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When Charitable Donations Fall – Who’s to Blame?

I was listening to a program on BBC Radio 4 yesterday morning (You and Yours) about the difficulties that charities are facing in these straitened times:

“Christmas is the season for giving and is often the big year-end push for many charities. But according to a report compiled by the Charities Aid Foundation and the National Council for Voluntary Organisations charitable donations have fallen by 20% in real terms in the past year, with £1.7bn less being given.”

There was a lot of interesting feedback from the expert contributors:

  • Sarah Miller head of public affairs at the Charities Commission commented that “The top complaint made to the FRSB (the Fundraising Standards Board) … is to do with the use of data, where people are perhaps being sent mailings that they don’t wish to receive or perhaps incorrect information is being used on mailings or they want to know where the data has come from or perhaps a mailing is going to a deceased family member and they’ve asked for it to stop and perhaps the charity still hasn’t made that change – so that’s the top complaint by far”.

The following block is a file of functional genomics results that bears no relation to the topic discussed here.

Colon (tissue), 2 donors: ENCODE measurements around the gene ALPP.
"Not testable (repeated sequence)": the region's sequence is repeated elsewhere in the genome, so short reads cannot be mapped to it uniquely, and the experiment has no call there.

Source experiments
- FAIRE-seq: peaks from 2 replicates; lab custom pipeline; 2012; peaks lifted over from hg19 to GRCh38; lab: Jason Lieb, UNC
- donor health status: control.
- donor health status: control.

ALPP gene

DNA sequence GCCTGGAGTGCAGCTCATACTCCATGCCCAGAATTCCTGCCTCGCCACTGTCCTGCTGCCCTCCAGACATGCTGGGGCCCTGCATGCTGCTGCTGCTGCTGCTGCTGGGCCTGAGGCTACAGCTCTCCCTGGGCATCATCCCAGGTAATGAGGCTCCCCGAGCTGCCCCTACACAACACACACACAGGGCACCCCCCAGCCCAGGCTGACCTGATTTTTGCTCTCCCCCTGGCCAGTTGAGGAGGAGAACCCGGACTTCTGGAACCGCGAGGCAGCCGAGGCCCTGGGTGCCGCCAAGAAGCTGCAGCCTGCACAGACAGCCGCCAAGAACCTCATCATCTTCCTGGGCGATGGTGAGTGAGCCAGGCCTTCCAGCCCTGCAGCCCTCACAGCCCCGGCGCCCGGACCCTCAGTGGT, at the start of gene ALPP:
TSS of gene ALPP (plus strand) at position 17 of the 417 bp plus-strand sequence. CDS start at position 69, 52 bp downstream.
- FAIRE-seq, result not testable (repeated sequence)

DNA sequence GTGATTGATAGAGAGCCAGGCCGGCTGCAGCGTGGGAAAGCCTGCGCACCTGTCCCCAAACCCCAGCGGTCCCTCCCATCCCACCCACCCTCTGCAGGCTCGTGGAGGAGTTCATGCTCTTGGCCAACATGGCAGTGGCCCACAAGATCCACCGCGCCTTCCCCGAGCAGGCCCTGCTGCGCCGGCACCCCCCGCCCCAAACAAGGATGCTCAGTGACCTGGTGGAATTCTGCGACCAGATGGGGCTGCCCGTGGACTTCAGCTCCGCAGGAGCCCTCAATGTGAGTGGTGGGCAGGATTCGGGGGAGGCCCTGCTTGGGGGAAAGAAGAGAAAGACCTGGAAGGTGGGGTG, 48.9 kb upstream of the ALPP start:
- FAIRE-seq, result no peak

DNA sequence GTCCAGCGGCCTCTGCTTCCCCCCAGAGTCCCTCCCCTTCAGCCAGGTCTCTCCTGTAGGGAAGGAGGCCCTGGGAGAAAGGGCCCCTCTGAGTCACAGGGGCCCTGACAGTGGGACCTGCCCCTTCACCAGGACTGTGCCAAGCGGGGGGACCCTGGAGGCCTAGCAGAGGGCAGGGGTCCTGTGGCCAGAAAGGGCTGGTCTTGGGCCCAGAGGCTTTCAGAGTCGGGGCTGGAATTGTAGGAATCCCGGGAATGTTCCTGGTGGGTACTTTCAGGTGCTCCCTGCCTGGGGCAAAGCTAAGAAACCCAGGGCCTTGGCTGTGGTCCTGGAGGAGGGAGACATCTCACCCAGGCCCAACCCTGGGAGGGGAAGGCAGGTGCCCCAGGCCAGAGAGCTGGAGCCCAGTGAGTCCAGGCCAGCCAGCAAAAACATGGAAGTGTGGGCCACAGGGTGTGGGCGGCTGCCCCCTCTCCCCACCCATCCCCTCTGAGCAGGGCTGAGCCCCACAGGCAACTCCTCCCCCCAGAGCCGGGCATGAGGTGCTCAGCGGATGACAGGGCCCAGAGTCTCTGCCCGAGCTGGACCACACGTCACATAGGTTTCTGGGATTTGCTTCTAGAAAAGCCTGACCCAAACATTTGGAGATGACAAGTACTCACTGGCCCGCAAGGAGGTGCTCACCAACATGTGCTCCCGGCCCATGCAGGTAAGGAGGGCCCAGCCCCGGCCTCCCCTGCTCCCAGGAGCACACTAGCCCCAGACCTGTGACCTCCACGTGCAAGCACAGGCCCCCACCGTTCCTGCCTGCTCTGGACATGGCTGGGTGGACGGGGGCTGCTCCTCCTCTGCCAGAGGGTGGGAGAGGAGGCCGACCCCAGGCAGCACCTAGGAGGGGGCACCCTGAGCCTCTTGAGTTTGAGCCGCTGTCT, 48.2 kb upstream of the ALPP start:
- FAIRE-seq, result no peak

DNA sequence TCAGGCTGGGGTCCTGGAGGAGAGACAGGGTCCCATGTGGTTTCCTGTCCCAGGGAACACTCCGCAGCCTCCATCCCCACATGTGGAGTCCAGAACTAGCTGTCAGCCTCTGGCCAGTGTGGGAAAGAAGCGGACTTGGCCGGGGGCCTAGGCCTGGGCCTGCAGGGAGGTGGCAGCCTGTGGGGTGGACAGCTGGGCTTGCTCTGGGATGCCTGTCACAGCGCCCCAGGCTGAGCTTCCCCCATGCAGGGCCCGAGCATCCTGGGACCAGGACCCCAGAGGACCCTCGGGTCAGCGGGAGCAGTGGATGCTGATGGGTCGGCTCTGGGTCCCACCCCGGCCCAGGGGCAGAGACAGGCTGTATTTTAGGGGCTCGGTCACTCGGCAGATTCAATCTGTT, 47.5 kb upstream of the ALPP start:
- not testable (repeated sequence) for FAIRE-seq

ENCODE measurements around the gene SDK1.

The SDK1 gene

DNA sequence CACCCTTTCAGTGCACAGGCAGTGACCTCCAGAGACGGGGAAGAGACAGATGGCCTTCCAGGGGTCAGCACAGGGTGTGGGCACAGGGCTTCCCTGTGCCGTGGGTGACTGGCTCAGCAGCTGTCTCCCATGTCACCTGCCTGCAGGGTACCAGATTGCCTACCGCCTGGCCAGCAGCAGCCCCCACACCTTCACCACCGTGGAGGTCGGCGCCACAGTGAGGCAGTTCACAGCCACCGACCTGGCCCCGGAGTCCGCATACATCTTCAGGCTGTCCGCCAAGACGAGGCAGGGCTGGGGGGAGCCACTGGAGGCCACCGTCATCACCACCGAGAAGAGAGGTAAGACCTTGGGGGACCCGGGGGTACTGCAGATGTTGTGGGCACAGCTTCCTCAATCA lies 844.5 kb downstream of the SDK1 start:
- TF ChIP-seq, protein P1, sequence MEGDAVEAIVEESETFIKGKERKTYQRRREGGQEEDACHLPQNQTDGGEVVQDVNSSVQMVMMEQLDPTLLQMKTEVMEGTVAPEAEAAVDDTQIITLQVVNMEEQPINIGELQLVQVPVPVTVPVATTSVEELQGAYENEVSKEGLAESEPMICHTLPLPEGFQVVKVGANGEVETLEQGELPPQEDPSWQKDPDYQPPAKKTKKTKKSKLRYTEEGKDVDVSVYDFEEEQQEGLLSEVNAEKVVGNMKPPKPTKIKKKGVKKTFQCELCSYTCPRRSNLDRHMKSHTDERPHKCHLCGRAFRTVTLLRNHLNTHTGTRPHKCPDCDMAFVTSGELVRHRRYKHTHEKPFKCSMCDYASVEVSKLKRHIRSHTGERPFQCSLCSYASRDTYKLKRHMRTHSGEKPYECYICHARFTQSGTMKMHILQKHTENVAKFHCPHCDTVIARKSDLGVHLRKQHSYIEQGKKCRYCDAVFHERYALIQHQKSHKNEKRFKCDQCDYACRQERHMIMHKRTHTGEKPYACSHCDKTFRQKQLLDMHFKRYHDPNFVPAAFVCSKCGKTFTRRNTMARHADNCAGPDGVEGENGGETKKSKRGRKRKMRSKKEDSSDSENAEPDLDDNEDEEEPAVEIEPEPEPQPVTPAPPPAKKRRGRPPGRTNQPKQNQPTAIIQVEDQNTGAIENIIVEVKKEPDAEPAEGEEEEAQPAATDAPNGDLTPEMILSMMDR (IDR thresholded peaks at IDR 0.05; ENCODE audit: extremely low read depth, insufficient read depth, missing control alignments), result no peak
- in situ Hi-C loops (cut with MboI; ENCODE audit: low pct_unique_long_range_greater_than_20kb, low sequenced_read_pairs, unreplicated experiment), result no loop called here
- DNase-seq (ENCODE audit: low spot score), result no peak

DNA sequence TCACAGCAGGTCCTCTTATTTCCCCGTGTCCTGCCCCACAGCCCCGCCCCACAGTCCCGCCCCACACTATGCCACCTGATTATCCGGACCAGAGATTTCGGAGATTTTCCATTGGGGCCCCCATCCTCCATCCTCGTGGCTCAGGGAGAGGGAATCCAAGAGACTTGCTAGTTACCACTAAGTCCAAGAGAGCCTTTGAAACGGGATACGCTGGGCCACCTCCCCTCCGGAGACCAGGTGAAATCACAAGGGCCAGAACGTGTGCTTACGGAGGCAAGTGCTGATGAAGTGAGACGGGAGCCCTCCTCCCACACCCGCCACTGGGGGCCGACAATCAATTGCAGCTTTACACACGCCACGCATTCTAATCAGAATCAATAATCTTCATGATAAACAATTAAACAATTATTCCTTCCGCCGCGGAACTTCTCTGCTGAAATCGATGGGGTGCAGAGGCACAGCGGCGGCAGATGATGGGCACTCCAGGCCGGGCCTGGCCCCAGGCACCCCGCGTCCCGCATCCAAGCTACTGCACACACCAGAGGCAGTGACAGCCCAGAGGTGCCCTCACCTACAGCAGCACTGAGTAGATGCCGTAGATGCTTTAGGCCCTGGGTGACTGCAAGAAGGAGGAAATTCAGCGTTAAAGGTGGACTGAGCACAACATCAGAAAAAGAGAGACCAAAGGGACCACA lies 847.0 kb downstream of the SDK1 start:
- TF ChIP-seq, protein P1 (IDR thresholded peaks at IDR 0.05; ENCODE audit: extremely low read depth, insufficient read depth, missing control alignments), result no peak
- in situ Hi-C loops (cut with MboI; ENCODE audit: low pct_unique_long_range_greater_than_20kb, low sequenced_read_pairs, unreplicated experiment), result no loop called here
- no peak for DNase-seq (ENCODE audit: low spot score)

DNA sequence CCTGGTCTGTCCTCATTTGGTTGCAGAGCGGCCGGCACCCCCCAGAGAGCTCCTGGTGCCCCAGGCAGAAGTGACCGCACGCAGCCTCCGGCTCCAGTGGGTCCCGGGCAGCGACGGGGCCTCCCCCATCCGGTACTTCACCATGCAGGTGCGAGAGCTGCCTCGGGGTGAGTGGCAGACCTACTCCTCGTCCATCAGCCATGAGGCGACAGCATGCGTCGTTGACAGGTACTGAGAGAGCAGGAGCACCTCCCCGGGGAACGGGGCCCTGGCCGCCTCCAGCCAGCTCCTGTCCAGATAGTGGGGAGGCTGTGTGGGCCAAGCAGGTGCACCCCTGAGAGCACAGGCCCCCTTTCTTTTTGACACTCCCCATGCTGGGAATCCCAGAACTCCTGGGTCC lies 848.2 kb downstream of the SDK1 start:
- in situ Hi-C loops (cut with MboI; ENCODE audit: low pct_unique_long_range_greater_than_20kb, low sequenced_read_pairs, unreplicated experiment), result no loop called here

• John Low, Chief Executive of the Charities Aid Foundation stressed that “You must be as efficient in the way you run a charity as any business, and maybe more efficient, because it’s precious public money that you have and you have very serious responsibilities to your beneficiaries.